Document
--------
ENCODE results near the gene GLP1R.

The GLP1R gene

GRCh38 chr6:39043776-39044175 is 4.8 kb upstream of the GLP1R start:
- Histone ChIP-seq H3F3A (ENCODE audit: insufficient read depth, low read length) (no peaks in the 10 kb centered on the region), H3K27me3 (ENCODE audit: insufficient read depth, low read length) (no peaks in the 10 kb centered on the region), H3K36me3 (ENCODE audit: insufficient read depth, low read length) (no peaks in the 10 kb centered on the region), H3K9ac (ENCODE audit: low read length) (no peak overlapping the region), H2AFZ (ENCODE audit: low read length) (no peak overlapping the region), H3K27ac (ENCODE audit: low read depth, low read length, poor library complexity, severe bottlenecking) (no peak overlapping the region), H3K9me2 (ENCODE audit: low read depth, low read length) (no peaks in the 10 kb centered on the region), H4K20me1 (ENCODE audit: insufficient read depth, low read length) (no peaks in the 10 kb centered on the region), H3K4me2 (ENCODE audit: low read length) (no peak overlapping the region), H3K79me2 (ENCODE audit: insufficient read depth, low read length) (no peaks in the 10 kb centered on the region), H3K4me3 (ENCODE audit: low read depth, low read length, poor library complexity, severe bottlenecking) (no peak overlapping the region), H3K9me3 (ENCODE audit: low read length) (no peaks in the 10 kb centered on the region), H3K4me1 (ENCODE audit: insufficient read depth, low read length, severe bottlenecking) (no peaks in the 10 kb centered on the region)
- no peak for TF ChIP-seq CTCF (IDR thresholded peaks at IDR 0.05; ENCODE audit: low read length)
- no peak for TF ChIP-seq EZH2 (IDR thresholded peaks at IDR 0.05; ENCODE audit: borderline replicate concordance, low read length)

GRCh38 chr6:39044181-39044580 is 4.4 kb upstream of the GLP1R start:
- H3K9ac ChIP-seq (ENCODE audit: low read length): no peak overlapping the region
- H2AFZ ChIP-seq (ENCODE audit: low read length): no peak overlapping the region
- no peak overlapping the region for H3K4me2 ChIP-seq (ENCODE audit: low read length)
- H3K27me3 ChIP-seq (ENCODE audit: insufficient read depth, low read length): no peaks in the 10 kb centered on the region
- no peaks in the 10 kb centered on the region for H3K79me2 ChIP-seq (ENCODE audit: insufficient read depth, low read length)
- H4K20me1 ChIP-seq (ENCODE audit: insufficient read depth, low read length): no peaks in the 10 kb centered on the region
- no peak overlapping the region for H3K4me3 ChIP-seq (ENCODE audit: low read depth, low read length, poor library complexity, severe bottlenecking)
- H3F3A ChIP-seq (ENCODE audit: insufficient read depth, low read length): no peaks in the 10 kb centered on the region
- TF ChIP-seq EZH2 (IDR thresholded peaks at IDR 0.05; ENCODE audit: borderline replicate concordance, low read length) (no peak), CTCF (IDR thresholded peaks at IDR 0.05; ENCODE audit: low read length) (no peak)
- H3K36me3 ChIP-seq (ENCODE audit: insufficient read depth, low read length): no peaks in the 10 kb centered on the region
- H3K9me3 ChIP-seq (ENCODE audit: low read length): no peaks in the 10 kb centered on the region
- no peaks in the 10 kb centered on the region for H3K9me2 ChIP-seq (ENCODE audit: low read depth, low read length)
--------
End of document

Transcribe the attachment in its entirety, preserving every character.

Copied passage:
ENCODE results near the gene GLP1R.

The GLP1R gene

GRCh38 chr6:39043776-39044175 is 4.8 kb upstream of the GLP1R start:
- Histone ChIP-seq H3F3A (ENCODE audit: insufficient read depth, low read length) (no peaks in the 10 kb centered on the region), H3K27me3 (ENCODE audit: insufficient read depth, low read length) (no peaks in the 10 kb centered on the region), H3K36me3 (ENCODE audit: insufficient read depth, low read length) (no peaks in the 10 kb centered on the region), H3K9ac (ENCODE audit: low read length) (no peak overlapping the region), H2AFZ (ENCODE audit: low read length) (no peak overlapping the region), H3K27ac (ENCODE audit: low read depth, low read length, poor library complexity, severe bottlenecking) (no peak overlapping the region), H3K9me2 (ENCODE audit: low read depth, low read length) (no peaks in the 10 kb centered on the region), H4K20me1 (ENCODE audit: insufficient read depth, low read length) (no peaks in the 10 kb centered on the region), H3K4me2 (ENCODE audit: low read length) (no peak overlapping the region), H3K79me2 (ENCODE audit: insufficient read depth, low read length) (no peaks in the 10 kb centered on the region), H3K4me3 (ENCODE audit: low read depth, low read length, poor library complexity, severe bottlenecking) (no peak overlapping the region), H3K9me3 (ENCODE audit: low read length) (no peaks in the 10 kb centered on the region), H3K4me1 (ENCODE audit: insufficient read depth, low read length, severe bottlenecking) (no peaks in the 10 kb centered on the region)
- no peak for TF ChIP-seq CTCF (IDR thresholded peaks at IDR 0.05; ENCODE audit: low read length)
- no peak for TF ChIP-seq EZH2 (IDR thresholded peaks at IDR 0.05; ENCODE audit: borderline replicate concordance, low read length)

GRCh38 chr6:39044181-39044580 is 4.4 kb upstream of the GLP1R start:
- H3K9ac ChIP-seq (ENCODE audit: low read length): no peak overlapping the region
- H2AFZ ChIP-seq (ENCODE audit: low read length): no peak overlapping the region
- no peak overlapping the region for H3K4me2 ChIP-seq (ENCODE audit: low read length)
- H3K27me3 ChIP-seq (ENCODE audit: insufficient read depth, low read length): no peaks in the 10 kb centered on the region
- no peaks in the 10 kb centered on the region for H3K79me2 ChIP-seq (ENCODE audit: insufficient read depth, low read length)
- H4K20me1 ChIP-seq (ENCODE audit: insufficient read depth, low read length): no peaks in the 10 kb centered on the region
- no peak overlapping the region for H3K4me3 ChIP-seq (ENCODE audit: low read depth, low read length, poor library complexity, severe bottlenecking)
- H3F3A ChIP-seq (ENCODE audit: insufficient read depth, low read length): no peaks in the 10 kb centered on the region
- TF ChIP-seq EZH2 (IDR thresholded peaks at IDR 0.05; ENCODE audit: borderline replicate concordance, low read length) (no peak), CTCF (IDR thresholded peaks at IDR 0.05; ENCODE audit: low read length) (no peak)
- H3K36me3 ChIP-seq (ENCODE audit: insufficient read depth, low read length): no peaks in the 10 kb centered on the region
- H3K9me3 ChIP-seq (ENCODE audit: low read length): no peaks in the 10 kb centered on the region
- no peaks in the 10 kb centered on the region for H3K9me2 ChIP-seq (ENCODE audit: low read depth, low read length)